Relief, Deliverance, or Exorcism? Casting Out a Demon in Seventeenth-Century New France

When and Where

Thursday, March 30, 2023 4:00 pm to 6:00 pm


Mairi Cowan (University of Toronto)


One night in October 1662, Marie Regnouard, the seigneuresse at an estate near Québec, freed her servant from a demon’s torments. At this point, priests and nuns had been trying to end the demonic infestation for many months; finally the efforts of a laywoman succeeded where others had failed. These efforts were described in sources from the time as a kind of “relief” and “deliverance.” Looking beyond such words to the actions themselves, we can see a conspicuous resemblance to something else: an exorcism. Marie’s actions reveal the complexities and precarities of New France as a colonial society. The ideals of the colony’s founders were receding from view, the French settlements were vulnerable to attack by enemies in Europe and North America, and disagreements simmered between civic and religious leaders about how to respond. Uncertain about the future of New France, the colonists grew anxious about demonic interference and they sought help from both the living and the dead.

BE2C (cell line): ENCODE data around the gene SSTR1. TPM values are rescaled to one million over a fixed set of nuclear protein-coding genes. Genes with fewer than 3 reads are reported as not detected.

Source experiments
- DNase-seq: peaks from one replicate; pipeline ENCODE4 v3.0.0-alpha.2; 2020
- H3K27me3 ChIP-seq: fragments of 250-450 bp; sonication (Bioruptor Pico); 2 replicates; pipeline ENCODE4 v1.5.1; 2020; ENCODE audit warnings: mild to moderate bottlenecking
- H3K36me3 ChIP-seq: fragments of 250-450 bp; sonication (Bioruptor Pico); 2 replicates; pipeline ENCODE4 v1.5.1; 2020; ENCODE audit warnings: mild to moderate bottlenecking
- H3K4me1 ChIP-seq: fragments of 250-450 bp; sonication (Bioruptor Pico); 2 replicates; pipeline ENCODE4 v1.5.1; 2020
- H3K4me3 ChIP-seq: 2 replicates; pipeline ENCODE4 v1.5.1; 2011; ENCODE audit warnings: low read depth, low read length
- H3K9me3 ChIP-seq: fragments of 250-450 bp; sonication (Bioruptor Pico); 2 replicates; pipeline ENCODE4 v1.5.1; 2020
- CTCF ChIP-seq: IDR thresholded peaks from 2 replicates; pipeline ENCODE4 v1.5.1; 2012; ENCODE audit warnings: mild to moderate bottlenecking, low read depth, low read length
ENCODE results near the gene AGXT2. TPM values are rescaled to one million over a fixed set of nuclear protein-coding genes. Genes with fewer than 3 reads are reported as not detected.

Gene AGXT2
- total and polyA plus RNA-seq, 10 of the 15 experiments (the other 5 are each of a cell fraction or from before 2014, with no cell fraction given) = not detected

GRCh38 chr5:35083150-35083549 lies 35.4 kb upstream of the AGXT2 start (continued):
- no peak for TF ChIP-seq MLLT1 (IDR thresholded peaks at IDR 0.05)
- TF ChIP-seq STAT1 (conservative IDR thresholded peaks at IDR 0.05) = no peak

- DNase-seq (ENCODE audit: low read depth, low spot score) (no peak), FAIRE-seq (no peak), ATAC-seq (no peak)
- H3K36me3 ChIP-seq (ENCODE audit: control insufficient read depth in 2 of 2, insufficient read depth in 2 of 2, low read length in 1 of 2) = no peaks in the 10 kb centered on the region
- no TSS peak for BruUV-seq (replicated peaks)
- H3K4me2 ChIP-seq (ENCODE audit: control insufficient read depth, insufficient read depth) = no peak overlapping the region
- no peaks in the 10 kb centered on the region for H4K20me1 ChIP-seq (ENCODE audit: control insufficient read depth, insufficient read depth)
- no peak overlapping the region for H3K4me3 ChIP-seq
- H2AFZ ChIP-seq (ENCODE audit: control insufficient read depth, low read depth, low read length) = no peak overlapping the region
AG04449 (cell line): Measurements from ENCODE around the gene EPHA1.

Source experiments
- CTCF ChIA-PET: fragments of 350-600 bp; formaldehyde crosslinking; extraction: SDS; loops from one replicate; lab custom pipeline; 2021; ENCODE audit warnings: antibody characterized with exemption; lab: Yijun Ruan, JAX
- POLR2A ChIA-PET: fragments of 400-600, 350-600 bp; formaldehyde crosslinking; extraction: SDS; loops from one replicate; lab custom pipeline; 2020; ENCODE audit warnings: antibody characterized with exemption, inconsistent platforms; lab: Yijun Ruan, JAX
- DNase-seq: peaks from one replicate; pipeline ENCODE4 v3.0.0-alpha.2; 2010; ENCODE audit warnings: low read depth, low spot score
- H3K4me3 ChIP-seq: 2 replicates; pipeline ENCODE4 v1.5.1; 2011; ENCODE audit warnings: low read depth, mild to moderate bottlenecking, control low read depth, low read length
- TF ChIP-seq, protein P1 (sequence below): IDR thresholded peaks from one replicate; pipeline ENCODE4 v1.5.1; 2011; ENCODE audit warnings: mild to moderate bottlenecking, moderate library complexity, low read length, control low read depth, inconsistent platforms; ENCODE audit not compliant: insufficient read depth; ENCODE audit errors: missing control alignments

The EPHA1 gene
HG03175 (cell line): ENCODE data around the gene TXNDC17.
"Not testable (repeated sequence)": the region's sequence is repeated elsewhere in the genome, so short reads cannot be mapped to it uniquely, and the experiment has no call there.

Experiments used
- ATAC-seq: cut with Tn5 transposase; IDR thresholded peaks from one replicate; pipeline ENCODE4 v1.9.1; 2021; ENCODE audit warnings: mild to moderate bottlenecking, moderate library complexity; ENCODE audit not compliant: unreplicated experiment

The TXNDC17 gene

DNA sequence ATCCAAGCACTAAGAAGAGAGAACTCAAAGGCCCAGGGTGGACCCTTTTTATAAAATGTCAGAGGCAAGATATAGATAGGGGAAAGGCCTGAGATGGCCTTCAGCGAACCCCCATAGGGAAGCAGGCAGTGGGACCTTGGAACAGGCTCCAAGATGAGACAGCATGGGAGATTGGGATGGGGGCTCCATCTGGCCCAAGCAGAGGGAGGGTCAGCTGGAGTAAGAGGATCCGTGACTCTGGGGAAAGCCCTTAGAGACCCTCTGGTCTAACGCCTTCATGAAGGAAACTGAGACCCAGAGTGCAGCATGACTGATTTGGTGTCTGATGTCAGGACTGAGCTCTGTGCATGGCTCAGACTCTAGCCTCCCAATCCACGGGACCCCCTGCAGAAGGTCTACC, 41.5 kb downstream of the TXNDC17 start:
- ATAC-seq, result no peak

Mairi Cowan is an Associate Professor, teaching stream, in the Department of Historical Studies, University of Toronto Mississauga. This presentation draws from her new book The Possession of Barbe Hallay: Diabolical Arts and Daily Life in Early Canada (McGill-Queen’s UP, 2022).

→ To join, use this Zoom link at 4:00 pm on Thursday, March 30, 2023.


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